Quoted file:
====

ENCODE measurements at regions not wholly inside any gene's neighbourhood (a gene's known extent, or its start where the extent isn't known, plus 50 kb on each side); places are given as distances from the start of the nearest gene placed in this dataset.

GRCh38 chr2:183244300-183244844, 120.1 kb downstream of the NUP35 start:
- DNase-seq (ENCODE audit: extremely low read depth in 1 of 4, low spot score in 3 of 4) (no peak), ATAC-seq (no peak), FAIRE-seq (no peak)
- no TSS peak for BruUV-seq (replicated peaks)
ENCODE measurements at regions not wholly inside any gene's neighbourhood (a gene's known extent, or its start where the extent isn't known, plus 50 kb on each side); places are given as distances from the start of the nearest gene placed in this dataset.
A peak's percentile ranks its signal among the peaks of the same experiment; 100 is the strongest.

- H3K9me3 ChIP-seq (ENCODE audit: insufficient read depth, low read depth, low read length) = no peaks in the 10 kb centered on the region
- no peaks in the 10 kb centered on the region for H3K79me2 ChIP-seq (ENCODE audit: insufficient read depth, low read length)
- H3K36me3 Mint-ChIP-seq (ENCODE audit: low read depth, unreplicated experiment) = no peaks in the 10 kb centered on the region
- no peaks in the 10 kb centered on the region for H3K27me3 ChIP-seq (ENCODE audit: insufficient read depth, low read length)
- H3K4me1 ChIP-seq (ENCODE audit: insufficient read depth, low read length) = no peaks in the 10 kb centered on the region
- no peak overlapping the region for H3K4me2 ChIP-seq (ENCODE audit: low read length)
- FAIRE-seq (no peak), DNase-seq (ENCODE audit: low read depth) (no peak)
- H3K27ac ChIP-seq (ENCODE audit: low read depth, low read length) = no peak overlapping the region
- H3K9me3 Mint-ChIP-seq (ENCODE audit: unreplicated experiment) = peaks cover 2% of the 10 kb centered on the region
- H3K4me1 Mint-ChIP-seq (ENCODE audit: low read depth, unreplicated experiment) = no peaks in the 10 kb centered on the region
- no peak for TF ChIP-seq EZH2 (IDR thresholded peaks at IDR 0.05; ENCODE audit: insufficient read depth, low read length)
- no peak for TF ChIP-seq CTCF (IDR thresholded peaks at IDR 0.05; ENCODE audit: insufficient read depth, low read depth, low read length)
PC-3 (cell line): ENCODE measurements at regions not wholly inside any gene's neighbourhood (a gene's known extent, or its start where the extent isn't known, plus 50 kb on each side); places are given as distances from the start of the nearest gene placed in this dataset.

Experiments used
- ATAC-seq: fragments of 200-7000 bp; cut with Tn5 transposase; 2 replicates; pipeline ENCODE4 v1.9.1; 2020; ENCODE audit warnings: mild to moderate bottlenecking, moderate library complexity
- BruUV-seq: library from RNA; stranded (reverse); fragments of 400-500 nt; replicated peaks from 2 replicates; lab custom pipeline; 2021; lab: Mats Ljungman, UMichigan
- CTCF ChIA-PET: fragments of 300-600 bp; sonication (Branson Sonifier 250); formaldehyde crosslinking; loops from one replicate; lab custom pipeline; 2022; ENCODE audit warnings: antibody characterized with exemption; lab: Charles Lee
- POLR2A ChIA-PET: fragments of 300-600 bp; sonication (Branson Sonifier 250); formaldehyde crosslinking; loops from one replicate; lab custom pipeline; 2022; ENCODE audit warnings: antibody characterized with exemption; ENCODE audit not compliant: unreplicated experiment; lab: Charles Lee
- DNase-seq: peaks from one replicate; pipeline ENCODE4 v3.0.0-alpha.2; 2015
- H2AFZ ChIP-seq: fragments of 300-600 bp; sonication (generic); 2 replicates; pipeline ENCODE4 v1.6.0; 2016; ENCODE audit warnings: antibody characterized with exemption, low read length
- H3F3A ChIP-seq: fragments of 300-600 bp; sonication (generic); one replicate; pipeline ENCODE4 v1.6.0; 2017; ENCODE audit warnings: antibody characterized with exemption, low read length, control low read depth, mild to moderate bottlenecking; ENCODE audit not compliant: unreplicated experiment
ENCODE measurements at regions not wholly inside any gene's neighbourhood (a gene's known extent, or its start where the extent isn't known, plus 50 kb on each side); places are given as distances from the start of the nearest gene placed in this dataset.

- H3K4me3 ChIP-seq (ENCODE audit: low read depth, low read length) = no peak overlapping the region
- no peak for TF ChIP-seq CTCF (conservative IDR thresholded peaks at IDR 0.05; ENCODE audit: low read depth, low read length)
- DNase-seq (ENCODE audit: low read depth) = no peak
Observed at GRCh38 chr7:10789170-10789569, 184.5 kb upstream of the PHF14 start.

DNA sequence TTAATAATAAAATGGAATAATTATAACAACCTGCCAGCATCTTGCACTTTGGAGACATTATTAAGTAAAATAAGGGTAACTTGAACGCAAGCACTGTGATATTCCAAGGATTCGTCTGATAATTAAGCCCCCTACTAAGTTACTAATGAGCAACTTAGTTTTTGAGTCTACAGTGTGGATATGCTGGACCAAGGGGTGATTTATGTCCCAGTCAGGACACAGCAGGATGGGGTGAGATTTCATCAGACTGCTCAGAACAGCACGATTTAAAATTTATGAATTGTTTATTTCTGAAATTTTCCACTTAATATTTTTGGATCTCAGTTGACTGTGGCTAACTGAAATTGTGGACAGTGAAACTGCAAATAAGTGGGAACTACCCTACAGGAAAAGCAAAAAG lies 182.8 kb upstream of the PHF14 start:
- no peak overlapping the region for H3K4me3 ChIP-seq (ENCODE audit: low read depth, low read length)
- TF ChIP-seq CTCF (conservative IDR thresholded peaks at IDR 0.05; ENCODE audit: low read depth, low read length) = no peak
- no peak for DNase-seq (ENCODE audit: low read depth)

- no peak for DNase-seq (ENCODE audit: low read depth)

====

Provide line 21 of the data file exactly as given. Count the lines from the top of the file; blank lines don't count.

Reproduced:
- ATAC-seq: fragments of 200-7000 bp; cut with Tn5 transposase; 2 replicates; pipeline ENCODE4 v1.9.1; 2020; ENCODE audit warnings: mild to moderate bottlenecking, moderate library complexity